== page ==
Diamond Dogs

Album: Diamond Dogs (1974)
Charted: 21


  • This song introduces us to Bowie's post-Ziggy Stardust persona, Halloween Jack: "The Halloween Jack is a real cool cat and he lives on top of Manhattan Chase." It has also been suggested this song was influenced by Dhalgren, a science fiction novel by Samuel R. Delany.
  • The line, "Tod Browning's freak you was" refers to the film Freaks, which was produced and directed by Tod Browning.
  • Coveted session musician, Herbie Flowers, played bass guitar on this track. Flowers is best known for co-founding the early '70s group, Blue Mink, playing the bass line on Lou Reed's "Walk On The Wild Side" and penning Clive Dunn's 1970 UK novelty chart-topper "Grandad." In 2008, Flowers spoke to Uncut magazine about his time spent working on the Diamond Dogs album: "We did Diamond Dogs very fast, doing basic tracks in three days in the little studio at Olympic. Bowie was writing a lot of the stuff as we were going. I think it was a semi-rescue attempt from his proposed George Orwell musical. The music was weird. I have to say I found it mildly unattractive at the time, but it was interesting stuff. Touring Diamond Dogs across America afterwards, it felt like those new songs were anarchic, all about tearing things down. It was prophetic in many ways. And the music was so loud and angry. Those shows were well organized. Strange things were going on, too. There was some in-fighting and maybe a lot of other things going on. But the band stuck together."
  • The crowd noise at the beginning of the album was sampled from studio tapes of Rod Stewart's early '70s band, The Faces. The tapes were of their live album, Coast To Coast/Overture And Beginners and if you listen close enough, you may pick up Stewart shout "Oy-oy!" as the riff starts.
  • The album cover was a painting of Bowie as half man, half dog. His back half was the dog, and he was very clearly a male dog, which prompted RCA Records to airbrush the painting and make the dog gender neutral.

Comments: 9

  • Jay from Nieuwegein - NetherlandsBoth this song and the album with a similar name have a strong background in....the Netherlands. Part of the song and the album have been recorded @ Luc Ludolph Studios in Nederhorst den Berg. In January 1974 Bowie visited this studio quite unexpectedly and worked for a couple of days. Bowie stayed at the famous Amstel Hotel in Amsterdam. This song is inspired by the view he enjoyed (at least according to Dutch "Toppop" presenter Ad Visser who was there as well). Opposite the hotel is the...diamant museum (diamond museum).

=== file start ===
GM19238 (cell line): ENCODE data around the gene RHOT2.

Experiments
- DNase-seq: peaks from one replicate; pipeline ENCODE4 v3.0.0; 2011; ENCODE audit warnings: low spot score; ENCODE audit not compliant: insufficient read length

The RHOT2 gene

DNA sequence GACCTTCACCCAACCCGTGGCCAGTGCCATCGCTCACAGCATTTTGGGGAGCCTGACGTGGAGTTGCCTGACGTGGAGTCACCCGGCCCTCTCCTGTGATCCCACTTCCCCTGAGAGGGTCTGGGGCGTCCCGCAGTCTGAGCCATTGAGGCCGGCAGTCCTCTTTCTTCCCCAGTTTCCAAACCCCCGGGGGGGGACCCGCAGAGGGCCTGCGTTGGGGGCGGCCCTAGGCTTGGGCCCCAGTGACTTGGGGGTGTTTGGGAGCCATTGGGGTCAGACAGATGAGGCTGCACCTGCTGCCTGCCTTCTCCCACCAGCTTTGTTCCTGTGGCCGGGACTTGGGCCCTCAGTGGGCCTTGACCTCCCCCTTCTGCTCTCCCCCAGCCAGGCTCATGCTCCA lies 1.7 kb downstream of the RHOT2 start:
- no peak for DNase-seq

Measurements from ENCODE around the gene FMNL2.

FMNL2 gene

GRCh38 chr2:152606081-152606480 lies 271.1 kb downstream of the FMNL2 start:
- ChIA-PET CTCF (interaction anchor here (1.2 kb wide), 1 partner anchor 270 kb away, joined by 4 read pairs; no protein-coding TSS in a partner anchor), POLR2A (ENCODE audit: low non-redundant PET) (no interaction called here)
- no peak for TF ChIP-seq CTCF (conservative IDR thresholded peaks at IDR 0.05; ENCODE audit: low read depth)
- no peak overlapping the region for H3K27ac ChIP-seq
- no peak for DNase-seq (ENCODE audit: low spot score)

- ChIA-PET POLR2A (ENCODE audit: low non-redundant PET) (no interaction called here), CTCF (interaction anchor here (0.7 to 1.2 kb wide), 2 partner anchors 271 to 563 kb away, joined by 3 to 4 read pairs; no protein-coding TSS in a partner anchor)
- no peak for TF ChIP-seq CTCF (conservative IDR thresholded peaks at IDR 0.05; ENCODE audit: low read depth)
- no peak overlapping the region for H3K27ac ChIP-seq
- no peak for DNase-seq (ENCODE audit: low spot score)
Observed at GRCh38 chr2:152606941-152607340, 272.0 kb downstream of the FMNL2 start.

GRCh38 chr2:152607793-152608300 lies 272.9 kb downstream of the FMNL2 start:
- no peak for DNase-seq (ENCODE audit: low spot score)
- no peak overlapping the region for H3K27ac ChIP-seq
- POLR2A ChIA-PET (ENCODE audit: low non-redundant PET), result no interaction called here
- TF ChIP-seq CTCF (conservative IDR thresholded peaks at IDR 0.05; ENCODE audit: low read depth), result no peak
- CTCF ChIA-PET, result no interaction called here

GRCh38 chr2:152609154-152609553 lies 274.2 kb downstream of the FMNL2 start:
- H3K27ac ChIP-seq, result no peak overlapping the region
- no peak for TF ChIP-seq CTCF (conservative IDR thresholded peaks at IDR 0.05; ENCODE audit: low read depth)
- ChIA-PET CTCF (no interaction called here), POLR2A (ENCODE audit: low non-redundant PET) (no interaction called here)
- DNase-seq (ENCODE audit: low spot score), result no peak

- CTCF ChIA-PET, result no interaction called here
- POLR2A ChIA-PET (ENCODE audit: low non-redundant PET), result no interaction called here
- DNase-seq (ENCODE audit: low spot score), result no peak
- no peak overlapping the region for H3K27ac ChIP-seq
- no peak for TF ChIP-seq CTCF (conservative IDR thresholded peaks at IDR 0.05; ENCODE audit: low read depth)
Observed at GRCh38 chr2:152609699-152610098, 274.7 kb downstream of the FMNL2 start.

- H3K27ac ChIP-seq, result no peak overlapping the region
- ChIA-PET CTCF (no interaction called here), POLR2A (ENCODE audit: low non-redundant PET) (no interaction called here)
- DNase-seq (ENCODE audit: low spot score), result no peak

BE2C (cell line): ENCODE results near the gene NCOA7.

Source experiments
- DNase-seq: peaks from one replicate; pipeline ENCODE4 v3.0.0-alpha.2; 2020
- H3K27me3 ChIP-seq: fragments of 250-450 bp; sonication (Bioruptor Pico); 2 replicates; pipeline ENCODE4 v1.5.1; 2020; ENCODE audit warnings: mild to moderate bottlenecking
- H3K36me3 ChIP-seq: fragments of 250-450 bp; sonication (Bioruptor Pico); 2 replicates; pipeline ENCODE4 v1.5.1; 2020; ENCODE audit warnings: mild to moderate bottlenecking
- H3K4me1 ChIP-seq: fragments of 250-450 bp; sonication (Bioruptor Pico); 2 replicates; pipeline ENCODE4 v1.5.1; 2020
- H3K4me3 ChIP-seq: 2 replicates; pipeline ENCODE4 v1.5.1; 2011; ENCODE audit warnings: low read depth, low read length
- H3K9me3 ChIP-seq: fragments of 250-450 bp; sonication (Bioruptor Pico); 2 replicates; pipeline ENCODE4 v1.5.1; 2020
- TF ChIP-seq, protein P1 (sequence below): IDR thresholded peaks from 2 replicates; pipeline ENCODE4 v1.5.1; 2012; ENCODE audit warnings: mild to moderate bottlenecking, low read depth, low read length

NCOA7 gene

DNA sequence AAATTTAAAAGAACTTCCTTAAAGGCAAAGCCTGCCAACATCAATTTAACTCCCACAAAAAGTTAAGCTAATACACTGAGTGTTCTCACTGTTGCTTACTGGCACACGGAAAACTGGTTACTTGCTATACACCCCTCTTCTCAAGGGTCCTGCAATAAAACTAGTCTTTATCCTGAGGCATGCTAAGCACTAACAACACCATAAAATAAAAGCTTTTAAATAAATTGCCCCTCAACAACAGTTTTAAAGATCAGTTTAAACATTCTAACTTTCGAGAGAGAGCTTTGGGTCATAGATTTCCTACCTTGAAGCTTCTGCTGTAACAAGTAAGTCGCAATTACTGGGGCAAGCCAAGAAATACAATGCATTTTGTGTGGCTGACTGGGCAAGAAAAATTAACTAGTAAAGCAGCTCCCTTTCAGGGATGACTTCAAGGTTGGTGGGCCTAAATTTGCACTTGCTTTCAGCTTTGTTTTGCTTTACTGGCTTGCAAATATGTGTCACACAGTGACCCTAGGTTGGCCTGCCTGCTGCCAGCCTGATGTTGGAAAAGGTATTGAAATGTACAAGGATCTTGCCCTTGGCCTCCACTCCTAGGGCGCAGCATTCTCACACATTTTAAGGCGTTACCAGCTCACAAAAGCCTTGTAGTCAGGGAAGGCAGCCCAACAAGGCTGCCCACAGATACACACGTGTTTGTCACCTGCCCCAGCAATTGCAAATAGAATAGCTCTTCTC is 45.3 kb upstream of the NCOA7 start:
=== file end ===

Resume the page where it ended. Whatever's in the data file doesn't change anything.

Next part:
• Dylan from ForresThe character of Halloween Jack (the real cool cat) was originally intended to have a more fleshed out backstory. He lived alone at the very top of a Manhatten apartment complex and would go around the town in roller skates with a gang.
  • Hersch from Montreal, QcFor Nathan Defiance OH: a Dali Brooch is a piece of jewellry designed by Salvadore Dali.
  • David from Youngstown, OhAfter using the great (and now late) Mick Ronson on Hunky Dory, Ziggy Stardust and Aladdin Sane, Bowie took over lead guitar duties on the Diamond Dogs record. He does a great job on this song and, of course, Rebel, Rebel, with one of the most famous guitar bits in rock music history.
  • Jessy from Greensboro, NcHas anyone else noticed the instrumental similarities between this and The Stones' "Brown Sugar"? Does anybody know if this was intentional?
  • Nathan from Defiance, OhThis song was written in the cut-up writing style similiar to William S. Burroughs. This lead to many of the bizarre disjointed lyrics. I still haven't figured out what the hell a Dali brooch is.
  • Jeremy from Warren, RiBeck's version is the worst cover I ever heard in my life, and im surprised Bowie allowed him to ruin such a classic song like Diamond Dogs! No kudos for Beck or Bowie on the cover!
  • Laura from Eatontown, NjThis song was often covered live by New Jersey's own Dramarama, who are connected to Bowie through Uncle Floyd, a NJ-based TV personality who had his own local-access cable show for 20+ years through the late 1990s. Dramarama was one of the earliest musical acts to appear on The Uncle Floyd Show (circa 1981), and one of their songs, "Work For Food," pays homage to this. It turns out that Bowie, also a Floyd fan, has chosen to honor Floyd in song as well. If you check the lyrics to Bowie's song "Slip Away," you'll hear Bowie mention two puppets from Floyd's show, Bones Boy, and Floyd's erstwhile sidekick Oogie. It also mentions Uncle Floyd himself.
  • Rachel from South Point, OhMmm... great song. I like the Beck cover for Moulin Rouge as well.
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